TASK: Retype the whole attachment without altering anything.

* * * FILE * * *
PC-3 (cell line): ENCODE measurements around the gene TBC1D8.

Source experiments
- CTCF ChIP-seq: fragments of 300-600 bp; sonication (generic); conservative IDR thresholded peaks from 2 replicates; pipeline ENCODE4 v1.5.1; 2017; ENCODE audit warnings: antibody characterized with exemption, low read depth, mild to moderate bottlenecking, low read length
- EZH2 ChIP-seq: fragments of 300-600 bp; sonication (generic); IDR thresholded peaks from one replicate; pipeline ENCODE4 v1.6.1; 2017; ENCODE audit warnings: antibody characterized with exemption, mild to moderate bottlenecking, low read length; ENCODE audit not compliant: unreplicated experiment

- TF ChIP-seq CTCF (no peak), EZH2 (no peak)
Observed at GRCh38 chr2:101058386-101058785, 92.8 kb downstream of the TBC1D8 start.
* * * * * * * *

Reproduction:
PC-3 (cell line): ENCODE measurements around the gene TBC1D8.

Source experiments
- CTCF ChIP-seq: fragments of 300-600 bp; sonication (generic); conservative IDR thresholded peaks from 2 replicates; pipeline ENCODE4 v1.5.1; 2017; ENCODE audit warnings: antibody characterized with exemption, low read depth, mild to moderate bottlenecking, low read length
- EZH2 ChIP-seq: fragments of 300-600 bp; sonication (generic); IDR thresholded peaks from one replicate; pipeline ENCODE4 v1.6.1; 2017; ENCODE audit warnings: antibody characterized with exemption, mild to moderate bottlenecking, low read length; ENCODE audit not compliant: unreplicated experiment

- TF ChIP-seq CTCF (no peak), EZH2 (no peak)
Observed at GRCh38 chr2:101058386-101058785, 92.8 kb downstream of the TBC1D8 start.